Due to the considerable impact mining activity has on its immediate surroundings, there is vigorous debate over to what extent mining can be conducted sustainably. To date, there are few if any examples of a fully sustainable mine. A number of organisations, including the UN, the OECD, and the World Bank, have developed international standards to limit the negative impacts of mineral extraction as much as possible. Despite this, reports persist of severe cases of abuse at mines all over the world, with people’s rights being violated, and land, air, and water being contaminated.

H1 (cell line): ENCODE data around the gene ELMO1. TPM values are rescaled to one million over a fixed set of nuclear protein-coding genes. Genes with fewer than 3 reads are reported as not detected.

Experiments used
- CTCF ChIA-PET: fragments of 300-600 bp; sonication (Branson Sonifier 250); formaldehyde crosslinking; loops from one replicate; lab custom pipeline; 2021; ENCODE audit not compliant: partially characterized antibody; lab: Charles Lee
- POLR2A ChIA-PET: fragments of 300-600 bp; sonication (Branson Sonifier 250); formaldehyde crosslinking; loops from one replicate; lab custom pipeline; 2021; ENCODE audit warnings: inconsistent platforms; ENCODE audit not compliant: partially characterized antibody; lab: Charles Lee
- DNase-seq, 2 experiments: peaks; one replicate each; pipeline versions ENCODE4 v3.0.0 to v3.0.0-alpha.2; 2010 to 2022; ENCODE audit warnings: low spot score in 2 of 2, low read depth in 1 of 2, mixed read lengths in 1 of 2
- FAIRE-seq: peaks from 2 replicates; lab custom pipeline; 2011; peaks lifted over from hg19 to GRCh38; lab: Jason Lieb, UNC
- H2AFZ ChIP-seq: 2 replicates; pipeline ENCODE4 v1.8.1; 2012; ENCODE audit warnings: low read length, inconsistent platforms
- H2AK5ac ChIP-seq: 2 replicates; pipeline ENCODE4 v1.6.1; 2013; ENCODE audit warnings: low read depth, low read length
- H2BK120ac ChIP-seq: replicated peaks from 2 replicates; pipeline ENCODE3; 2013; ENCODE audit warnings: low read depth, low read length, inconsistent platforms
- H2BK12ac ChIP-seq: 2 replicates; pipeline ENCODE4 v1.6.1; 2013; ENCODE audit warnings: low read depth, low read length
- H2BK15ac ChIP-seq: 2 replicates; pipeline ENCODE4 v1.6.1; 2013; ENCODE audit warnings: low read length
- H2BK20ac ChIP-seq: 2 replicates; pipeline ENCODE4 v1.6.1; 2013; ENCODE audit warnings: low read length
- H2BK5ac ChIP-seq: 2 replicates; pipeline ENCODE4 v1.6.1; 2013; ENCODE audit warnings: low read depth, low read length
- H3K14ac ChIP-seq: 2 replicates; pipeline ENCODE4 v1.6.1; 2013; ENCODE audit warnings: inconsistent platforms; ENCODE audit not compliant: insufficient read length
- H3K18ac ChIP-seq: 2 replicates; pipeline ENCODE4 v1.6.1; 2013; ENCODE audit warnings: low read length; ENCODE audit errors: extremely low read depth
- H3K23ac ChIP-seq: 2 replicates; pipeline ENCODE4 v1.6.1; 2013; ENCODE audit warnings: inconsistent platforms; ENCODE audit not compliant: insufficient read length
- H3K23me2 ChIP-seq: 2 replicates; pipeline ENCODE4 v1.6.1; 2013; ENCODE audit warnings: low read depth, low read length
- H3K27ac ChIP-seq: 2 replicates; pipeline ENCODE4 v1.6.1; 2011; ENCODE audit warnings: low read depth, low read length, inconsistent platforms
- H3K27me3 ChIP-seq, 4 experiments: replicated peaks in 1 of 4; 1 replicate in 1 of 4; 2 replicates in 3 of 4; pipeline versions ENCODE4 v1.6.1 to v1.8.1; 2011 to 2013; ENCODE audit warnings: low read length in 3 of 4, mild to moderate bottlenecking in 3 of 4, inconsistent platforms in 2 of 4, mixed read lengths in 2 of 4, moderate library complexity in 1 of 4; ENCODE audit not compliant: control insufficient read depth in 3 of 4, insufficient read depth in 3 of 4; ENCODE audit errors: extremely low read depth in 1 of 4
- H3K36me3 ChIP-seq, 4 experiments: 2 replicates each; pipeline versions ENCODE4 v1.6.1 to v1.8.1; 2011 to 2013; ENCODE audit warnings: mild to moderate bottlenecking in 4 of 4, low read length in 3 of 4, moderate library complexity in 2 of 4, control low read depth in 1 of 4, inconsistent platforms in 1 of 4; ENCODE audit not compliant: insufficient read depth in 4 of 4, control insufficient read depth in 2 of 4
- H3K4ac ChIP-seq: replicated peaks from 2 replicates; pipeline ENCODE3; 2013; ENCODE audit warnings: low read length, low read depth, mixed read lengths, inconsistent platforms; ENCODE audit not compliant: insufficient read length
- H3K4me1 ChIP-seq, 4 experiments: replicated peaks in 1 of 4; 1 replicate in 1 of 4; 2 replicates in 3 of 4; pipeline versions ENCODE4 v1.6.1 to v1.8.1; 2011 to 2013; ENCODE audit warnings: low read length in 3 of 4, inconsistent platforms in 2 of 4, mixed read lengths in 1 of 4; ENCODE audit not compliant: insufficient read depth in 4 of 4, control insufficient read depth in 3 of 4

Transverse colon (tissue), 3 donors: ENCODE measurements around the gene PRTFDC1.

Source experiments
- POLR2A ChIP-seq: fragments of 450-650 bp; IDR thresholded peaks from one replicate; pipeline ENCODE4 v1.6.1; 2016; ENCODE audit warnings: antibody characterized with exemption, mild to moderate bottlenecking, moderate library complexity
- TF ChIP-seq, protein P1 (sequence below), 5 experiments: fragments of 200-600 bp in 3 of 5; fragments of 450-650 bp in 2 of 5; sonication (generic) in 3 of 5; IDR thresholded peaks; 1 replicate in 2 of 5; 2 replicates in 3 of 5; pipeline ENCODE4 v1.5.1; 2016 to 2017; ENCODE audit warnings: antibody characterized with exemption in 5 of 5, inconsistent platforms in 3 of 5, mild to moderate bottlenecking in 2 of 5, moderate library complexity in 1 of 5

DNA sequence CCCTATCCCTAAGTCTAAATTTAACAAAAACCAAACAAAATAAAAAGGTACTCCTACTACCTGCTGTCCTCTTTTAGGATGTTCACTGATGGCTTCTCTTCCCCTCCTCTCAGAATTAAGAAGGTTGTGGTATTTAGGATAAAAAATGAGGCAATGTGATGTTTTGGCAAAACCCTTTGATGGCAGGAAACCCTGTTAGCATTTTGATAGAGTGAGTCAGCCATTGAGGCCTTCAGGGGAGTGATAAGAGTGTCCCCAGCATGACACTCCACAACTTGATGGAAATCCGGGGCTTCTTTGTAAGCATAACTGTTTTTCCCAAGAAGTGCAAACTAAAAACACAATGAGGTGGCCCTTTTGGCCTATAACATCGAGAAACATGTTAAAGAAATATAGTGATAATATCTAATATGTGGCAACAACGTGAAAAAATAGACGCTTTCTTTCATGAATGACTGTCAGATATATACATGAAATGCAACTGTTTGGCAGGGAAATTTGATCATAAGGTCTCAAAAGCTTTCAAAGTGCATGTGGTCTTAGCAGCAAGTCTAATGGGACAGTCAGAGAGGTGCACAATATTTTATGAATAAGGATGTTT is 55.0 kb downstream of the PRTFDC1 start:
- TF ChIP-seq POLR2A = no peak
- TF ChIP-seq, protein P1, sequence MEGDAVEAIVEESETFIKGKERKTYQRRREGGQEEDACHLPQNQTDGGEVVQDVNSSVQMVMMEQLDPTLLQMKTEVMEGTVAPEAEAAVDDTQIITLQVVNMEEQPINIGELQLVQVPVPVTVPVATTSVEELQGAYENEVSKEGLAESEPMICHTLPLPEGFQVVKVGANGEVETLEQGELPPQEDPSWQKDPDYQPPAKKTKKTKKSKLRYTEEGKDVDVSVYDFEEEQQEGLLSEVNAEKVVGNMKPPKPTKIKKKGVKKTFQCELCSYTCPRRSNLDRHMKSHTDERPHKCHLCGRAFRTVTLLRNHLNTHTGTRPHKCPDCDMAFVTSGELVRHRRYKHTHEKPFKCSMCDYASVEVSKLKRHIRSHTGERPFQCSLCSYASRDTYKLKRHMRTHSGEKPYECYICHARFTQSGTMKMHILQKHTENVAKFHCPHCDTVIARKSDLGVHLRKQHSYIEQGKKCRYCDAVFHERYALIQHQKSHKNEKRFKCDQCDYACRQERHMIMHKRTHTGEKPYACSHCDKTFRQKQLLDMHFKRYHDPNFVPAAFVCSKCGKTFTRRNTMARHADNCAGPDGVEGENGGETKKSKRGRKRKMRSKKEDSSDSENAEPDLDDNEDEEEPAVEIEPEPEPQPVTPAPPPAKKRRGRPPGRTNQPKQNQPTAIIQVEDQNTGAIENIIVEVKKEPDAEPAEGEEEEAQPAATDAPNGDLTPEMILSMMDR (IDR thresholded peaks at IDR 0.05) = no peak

Mines tend to be vast operations, below or above ground, that are dependent on machinery. However, informal mining of minerals – so-called small-scale extraction – is also common and practiced predominantly in Central and West Africa, but also in Asia and South America. Extraction is frequently conducted in isolated areas, in poorly or entirely unregulated environments where primitive tools – spades and pickaxes – are used, and where safety equipment is non-existent.

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